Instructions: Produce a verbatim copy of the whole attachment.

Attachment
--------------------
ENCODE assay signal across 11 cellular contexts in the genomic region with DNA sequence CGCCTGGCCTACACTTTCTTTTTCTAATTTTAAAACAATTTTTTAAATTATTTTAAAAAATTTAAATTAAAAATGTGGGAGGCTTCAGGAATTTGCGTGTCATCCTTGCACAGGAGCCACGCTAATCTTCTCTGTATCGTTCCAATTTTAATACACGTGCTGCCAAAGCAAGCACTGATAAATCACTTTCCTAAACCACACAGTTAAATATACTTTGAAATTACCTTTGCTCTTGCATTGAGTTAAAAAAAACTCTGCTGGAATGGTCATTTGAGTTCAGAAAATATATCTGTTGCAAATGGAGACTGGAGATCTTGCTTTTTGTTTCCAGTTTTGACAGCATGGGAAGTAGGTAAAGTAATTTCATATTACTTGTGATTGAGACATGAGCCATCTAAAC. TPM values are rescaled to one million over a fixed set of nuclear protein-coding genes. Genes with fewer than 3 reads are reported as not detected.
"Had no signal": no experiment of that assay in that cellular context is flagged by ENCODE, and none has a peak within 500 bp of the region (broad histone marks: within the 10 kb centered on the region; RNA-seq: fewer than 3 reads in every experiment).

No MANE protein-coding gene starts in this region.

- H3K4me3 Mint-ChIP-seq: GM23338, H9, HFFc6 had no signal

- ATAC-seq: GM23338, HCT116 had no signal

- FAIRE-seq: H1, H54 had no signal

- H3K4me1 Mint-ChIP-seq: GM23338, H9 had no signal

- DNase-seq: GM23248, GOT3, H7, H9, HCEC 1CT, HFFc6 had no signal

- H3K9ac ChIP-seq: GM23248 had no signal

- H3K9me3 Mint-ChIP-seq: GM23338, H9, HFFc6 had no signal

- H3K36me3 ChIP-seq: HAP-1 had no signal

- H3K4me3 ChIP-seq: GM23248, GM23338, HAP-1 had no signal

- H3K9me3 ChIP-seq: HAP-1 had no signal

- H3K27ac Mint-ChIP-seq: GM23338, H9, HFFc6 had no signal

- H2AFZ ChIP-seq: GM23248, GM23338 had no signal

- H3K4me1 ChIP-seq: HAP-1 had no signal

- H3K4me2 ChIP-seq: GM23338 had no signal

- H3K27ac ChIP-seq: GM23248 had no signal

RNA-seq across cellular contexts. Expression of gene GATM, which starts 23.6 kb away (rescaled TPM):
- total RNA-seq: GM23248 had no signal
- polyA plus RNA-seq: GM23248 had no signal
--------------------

ENCODE assay signal across 11 cellular contexts in the genomic region with DNA sequence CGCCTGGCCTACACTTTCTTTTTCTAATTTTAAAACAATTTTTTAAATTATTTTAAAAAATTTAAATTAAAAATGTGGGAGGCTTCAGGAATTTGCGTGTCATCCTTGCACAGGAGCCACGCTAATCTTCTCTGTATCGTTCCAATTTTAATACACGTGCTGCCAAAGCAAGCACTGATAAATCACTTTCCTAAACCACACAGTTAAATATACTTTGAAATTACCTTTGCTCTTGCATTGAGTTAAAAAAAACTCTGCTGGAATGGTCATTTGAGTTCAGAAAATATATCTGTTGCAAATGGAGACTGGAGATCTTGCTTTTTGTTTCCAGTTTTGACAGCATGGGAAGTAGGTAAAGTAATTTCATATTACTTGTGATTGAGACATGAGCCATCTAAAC. TPM values are rescaled to one million over a fixed set of nuclear protein-coding genes. Genes with fewer than 3 reads are reported as not detected.
"Had no signal": no experiment of that assay in that cellular context is flagged by ENCODE, and none has a peak within 500 bp of the region (broad histone marks: within the 10 kb centered on the region; RNA-seq: fewer than 3 reads in every experiment).

No MANE protein-coding gene starts in this region.

- H3K4me3 Mint-ChIP-seq: GM23338, H9, HFFc6 had no signal

- ATAC-seq: GM23338, HCT116 had no signal

- FAIRE-seq: H1, H54 had no signal

- H3K4me1 Mint-ChIP-seq: GM23338, H9 had no signal

- DNase-seq: GM23248, GOT3, H7, H9, HCEC 1CT, HFFc6 had no signal

- H3K9ac ChIP-seq: GM23248 had no signal

- H3K9me3 Mint-ChIP-seq: GM23338, H9, HFFc6 had no signal

- H3K36me3 ChIP-seq: HAP-1 had no signal

- H3K4me3 ChIP-seq: GM23248, GM23338, HAP-1 had no signal

- H3K9me3 ChIP-seq: HAP-1 had no signal

- H3K27ac Mint-ChIP-seq: GM23338, H9, HFFc6 had no signal

- H2AFZ ChIP-seq: GM23248, GM23338 had no signal

- H3K4me1 ChIP-seq: HAP-1 had no signal

- H3K4me2 ChIP-seq: GM23338 had no signal

- H3K27ac ChIP-seq: GM23248 had no signal

RNA-seq across cellular contexts. Expression of gene GATM, which starts 23.6 kb away (rescaled TPM):
- total RNA-seq: GM23248 had no signal
- polyA plus RNA-seq: GM23248 had no signal